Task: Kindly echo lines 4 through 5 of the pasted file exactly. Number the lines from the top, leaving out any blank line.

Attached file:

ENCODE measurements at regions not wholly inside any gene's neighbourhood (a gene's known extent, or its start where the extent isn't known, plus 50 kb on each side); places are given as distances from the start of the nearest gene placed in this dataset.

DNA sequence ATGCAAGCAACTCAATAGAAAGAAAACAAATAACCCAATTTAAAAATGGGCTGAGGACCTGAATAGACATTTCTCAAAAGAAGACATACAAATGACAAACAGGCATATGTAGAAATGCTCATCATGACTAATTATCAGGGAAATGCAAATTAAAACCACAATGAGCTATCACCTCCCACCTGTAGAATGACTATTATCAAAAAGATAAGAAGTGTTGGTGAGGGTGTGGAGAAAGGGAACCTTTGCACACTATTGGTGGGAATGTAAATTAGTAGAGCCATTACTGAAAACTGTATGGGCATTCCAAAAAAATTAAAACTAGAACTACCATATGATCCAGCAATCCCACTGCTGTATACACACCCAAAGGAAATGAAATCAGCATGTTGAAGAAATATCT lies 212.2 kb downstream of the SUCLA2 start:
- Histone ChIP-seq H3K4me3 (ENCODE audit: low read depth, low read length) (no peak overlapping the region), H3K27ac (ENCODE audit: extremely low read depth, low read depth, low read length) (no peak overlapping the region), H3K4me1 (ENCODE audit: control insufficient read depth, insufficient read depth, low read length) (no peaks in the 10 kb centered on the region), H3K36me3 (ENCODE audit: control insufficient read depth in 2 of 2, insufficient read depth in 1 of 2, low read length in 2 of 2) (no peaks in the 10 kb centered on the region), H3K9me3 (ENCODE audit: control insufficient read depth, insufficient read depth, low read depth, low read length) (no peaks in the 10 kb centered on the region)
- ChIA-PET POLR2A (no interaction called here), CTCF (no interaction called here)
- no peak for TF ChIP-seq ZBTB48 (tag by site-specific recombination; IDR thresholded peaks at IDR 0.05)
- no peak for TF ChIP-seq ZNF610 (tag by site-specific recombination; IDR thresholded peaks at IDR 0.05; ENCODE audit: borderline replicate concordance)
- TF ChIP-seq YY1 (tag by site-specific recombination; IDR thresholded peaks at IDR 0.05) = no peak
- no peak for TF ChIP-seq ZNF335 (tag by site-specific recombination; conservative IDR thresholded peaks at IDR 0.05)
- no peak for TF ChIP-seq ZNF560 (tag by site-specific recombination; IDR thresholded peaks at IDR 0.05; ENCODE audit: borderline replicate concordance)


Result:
- ChIA-PET POLR2A (no interaction called here), CTCF (no interaction called here)
- no peak for TF ChIP-seq ZBTB48 (tag by site-specific recombination; IDR thresholded peaks at IDR 0.05)